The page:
Keywords: Practice-based Research, Red Dyes, Textiles, Deccan, Art History

Uncovering the silences: Environmental knowledges in the floodplains of Yamuna, Delhi


Actions to control nature and people often involve the centralisation of knowledge and erasure of different and opposing views. This way, a singular ordered and homogenous nature takes the place of a highly complex and multidimensional one, hiding all historical, cultural, and regional issues. As a result, the understanding of nature needs to break the silo of the environmental and be understood as a complex assemblage of emotions, worldviews, knowledges, practices, and processes. Ethnography then becomes epistemologically important to the investigation of crucial aspects of the continuous reproduction of ecologies. Here the situated local actors are viewed as knowledgeable; not limiting the focus to a single dimension makes the ontology rich and complex. These field notes represent a qualitative methodology, making use of methods such as semi-structured conversations and exploring different landscapes with the actors. I examine how a government employee and a land-claiming farmer describe their surroundings and their role while situating themselves within the larger socio-political structures. Using field notes makes it possible to share a microscopic view of the larger picture. The intention is not to romanticise the knowledges of farmers as a key to bringing equitable outcomes; rather, the intention is to untangle the complex socio-ecological reality of the Yamuna floodplains in Delhi.

Keywords: Ethnography, multiple knowledges, small-scale farming, river rejuvenation, eviction, biodiversity parks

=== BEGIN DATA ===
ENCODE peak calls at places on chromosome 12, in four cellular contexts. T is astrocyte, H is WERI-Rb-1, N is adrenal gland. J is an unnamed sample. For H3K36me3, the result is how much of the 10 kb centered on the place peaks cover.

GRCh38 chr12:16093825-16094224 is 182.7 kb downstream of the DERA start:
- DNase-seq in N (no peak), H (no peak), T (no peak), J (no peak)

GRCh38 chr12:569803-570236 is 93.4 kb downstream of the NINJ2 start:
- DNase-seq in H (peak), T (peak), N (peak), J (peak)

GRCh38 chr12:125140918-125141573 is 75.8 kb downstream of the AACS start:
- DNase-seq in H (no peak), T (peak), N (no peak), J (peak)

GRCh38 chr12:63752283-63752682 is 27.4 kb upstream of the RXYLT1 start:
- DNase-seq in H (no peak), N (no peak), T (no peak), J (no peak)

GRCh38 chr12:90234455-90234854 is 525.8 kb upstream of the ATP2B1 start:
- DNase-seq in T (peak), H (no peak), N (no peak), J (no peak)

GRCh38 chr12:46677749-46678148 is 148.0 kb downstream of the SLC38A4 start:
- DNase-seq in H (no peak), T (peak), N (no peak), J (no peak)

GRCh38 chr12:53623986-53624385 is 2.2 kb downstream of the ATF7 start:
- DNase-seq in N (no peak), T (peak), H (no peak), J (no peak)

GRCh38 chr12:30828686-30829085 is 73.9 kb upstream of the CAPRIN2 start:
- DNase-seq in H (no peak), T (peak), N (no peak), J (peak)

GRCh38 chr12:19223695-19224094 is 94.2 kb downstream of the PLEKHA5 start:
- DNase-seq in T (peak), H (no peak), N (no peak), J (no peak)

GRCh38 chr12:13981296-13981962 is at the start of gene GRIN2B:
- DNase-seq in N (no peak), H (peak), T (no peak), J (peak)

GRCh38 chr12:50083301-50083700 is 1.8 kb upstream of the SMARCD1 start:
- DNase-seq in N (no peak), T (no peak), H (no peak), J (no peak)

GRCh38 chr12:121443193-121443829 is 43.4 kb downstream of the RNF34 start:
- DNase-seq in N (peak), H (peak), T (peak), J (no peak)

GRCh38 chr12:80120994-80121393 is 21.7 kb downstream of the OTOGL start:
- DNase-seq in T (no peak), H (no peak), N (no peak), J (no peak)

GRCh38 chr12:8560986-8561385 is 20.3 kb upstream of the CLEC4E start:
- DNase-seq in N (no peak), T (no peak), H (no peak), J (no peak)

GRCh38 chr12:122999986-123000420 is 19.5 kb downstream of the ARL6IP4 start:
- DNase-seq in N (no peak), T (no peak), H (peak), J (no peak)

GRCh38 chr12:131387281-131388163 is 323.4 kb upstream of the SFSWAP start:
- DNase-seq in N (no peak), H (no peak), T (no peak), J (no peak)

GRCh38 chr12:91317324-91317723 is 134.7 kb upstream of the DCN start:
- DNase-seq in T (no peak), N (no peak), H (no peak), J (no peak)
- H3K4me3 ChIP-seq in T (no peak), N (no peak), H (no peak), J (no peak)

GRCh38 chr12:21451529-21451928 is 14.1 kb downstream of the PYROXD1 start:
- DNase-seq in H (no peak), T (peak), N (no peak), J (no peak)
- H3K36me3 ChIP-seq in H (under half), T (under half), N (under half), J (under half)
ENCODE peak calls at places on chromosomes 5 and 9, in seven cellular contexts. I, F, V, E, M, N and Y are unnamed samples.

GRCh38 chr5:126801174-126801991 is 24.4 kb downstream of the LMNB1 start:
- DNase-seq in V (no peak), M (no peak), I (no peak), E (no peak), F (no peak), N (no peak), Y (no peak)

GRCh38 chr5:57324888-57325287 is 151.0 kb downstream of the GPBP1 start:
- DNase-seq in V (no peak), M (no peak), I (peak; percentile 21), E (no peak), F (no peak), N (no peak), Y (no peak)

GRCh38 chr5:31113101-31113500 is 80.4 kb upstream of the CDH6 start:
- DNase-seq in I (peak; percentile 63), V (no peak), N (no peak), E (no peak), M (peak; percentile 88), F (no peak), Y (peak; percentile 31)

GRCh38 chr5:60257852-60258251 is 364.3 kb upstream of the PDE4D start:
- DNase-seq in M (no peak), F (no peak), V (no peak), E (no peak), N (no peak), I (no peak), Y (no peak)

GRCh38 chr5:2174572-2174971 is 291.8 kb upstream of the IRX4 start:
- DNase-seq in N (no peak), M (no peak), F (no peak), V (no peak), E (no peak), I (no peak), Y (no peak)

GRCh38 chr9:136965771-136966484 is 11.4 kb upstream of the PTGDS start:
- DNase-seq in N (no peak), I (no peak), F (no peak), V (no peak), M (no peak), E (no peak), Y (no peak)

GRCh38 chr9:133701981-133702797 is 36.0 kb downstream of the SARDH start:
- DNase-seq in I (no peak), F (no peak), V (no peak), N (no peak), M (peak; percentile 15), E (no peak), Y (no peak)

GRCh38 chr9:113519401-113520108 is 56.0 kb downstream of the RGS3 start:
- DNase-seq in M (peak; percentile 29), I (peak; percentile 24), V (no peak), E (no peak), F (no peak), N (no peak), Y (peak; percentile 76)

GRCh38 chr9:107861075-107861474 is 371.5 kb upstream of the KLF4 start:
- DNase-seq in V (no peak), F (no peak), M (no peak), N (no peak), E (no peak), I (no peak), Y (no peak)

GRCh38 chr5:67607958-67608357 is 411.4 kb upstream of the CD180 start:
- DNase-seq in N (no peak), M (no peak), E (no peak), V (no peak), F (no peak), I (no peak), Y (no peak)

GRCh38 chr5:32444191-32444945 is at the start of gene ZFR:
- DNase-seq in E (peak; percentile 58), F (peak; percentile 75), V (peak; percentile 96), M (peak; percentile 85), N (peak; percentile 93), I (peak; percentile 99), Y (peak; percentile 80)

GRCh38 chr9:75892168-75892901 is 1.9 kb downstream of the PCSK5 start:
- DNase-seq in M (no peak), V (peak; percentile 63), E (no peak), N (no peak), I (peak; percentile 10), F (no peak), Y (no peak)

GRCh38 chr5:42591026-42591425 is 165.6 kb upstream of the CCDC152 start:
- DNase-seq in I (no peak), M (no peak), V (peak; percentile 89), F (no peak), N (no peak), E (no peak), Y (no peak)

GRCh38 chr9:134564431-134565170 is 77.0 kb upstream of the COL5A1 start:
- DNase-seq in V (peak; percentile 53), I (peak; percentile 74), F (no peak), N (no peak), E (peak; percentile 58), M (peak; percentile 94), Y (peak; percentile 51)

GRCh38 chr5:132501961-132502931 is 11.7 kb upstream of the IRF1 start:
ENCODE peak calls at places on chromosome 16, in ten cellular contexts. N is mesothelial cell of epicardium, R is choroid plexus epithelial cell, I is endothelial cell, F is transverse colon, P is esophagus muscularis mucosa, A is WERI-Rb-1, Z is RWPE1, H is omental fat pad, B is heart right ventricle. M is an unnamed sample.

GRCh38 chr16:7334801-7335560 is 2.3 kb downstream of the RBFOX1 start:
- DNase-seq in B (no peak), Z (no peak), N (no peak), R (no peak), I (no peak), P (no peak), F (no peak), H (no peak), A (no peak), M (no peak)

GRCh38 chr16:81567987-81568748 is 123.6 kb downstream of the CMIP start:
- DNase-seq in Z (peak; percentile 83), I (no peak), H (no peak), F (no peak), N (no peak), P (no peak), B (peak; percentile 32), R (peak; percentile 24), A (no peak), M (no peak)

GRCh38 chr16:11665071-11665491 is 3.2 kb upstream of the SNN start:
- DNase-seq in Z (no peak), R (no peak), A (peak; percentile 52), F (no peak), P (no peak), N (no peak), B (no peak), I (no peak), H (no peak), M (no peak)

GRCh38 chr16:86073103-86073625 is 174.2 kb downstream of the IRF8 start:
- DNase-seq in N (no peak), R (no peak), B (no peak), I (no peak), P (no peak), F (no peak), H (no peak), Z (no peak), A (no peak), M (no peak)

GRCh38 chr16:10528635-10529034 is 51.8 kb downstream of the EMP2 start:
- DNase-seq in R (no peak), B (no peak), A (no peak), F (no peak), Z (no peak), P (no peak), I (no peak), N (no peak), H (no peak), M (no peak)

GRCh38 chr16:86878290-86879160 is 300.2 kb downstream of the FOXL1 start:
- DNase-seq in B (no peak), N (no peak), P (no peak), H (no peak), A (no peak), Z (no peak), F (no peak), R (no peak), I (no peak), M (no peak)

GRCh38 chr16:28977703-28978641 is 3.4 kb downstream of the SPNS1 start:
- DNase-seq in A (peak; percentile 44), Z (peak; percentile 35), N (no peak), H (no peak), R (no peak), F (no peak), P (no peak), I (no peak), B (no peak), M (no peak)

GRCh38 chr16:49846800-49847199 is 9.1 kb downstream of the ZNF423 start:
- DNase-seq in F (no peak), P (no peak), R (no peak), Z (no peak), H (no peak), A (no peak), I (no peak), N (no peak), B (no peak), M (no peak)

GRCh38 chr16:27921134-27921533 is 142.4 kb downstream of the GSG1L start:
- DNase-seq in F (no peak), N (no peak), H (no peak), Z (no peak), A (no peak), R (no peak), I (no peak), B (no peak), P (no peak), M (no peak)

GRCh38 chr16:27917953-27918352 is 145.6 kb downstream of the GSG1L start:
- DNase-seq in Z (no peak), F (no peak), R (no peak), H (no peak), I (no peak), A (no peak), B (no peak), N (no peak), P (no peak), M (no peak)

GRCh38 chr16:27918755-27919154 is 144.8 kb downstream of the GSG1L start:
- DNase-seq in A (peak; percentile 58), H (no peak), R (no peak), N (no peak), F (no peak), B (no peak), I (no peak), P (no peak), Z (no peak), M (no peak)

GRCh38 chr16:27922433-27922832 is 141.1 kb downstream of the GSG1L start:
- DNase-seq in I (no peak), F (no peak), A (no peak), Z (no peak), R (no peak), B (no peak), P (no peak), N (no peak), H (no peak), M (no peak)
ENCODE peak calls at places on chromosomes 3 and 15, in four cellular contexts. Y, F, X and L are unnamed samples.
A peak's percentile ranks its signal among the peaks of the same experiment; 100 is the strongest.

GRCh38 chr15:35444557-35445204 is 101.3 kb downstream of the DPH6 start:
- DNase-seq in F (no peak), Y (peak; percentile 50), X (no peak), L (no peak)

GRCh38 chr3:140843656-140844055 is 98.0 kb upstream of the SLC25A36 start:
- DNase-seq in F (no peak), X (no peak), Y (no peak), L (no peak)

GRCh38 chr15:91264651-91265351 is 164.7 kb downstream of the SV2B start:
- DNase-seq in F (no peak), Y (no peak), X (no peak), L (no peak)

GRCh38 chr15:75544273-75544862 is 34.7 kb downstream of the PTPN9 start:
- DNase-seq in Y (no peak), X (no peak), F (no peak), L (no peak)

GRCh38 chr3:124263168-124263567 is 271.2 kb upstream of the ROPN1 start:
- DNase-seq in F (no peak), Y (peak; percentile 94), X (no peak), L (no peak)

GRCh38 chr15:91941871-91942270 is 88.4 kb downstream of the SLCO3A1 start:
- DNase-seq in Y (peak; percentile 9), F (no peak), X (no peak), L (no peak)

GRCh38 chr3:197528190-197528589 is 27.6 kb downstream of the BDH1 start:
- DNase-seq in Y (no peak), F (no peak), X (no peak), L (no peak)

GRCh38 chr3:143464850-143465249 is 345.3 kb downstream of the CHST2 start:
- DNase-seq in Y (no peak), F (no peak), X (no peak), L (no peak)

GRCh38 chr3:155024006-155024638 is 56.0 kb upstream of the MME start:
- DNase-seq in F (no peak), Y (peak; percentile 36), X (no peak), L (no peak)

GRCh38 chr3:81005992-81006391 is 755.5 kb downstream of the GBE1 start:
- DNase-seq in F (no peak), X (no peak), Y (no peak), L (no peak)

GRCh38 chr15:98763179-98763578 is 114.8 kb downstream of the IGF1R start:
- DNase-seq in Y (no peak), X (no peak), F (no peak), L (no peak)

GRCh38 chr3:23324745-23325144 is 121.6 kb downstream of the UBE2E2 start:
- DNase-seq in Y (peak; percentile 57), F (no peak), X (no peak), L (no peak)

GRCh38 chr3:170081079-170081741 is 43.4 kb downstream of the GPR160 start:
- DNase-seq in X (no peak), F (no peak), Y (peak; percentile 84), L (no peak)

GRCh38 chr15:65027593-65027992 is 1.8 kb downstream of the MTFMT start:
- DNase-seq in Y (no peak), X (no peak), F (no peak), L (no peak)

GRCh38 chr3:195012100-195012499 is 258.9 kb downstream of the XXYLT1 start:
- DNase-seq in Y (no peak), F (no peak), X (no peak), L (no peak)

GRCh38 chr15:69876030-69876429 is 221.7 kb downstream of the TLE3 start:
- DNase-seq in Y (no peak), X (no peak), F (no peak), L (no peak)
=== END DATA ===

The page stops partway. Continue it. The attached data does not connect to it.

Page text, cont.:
Buddhist Conversion and Marginalised Communities: An Overview of Ambedkarite Activism among non-Mahar Castes in the Marathwada Region


Since individual attitudes about caste practices continued to rule daily life despite constitutional protections, Dr. Ambedkar, the Constitution maker, and leader of oppressed people in India, converted to Buddhism as an alternative approach to addressing the oppressive caste system. Buddhist discourse in Maharashtra, India, is seen primarily as an expression of protest and emancipation of the Mahars because Dr.Ambedkar himself was a Mahar—a former untouchable caste—and hence Buddhism is viewed as a Mahar religion, despite its theoretically universal value system. Over time, non-Mahar Dalits and other castes in Maharashtra’s Marathwada region also converted to Buddhism, making Buddhist conversion an emancipatory route out of the repressive caste system more broadly. This paper argues that the emergence of new autonomous activist leaders among non-Mahars in the post-Ambedkar era led to the anti-caste missionary movements that culminated in Buddhist conversion among non-Mahar castes in the Marathwada region. The paper first discusses the Ambedkarite perspective on caste and religious conversion. It then illustrates non-Mahars’ engagement with Buddhism and explores the post-Ambedkar anti-caste movement in the Marathwada region. It further demonstrates the changing consciousness among non-Mahar communities with the help of case studies of activist missionaries who took up religious conversion as a mode of resistance against caste discrimination.